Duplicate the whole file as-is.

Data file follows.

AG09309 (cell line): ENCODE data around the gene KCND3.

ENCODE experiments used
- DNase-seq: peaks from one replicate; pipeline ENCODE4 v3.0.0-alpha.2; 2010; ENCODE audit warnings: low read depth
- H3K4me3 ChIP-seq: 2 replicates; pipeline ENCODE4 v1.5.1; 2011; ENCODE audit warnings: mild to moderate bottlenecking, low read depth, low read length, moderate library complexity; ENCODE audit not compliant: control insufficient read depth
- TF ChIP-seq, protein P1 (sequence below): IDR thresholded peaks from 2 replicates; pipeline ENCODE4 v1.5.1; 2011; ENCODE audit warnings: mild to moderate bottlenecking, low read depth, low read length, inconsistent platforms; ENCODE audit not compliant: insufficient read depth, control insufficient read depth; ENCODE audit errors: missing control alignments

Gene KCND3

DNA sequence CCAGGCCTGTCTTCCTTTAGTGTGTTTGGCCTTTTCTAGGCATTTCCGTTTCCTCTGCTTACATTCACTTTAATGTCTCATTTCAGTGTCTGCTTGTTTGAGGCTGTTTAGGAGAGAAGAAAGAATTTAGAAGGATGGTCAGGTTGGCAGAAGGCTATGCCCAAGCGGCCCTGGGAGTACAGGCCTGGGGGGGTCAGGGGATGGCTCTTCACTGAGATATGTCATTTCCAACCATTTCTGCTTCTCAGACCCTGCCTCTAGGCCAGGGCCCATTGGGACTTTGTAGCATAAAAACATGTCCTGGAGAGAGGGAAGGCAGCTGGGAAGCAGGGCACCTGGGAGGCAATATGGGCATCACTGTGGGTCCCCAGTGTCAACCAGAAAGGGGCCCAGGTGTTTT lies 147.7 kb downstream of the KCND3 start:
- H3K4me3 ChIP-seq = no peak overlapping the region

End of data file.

AG09309 (cell line): ENCODE data around the gene KCND3.

ENCODE experiments used
- DNase-seq: peaks from one replicate; pipeline ENCODE4 v3.0.0-alpha.2; 2010; ENCODE audit warnings: low read depth
- H3K4me3 ChIP-seq: 2 replicates; pipeline ENCODE4 v1.5.1; 2011; ENCODE audit warnings: mild to moderate bottlenecking, low read depth, low read length, moderate library complexity; ENCODE audit not compliant: control insufficient read depth
- TF ChIP-seq, protein P1 (sequence below): IDR thresholded peaks from 2 replicates; pipeline ENCODE4 v1.5.1; 2011; ENCODE audit warnings: mild to moderate bottlenecking, low read depth, low read length, inconsistent platforms; ENCODE audit not compliant: insufficient read depth, control insufficient read depth; ENCODE audit errors: missing control alignments

Gene KCND3

DNA sequence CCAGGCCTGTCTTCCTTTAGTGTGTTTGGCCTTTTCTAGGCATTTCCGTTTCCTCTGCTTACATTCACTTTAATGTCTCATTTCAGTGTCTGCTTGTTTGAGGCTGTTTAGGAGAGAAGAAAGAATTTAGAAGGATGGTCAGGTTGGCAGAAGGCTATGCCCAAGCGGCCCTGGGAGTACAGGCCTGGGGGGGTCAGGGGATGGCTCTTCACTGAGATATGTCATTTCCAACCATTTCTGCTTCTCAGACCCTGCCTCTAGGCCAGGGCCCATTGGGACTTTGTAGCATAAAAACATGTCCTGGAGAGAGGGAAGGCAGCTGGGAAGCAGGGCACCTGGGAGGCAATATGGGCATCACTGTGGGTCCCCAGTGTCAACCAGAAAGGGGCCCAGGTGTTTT lies 147.7 kb downstream of the KCND3 start:
- H3K4me3 ChIP-seq = no peak overlapping the region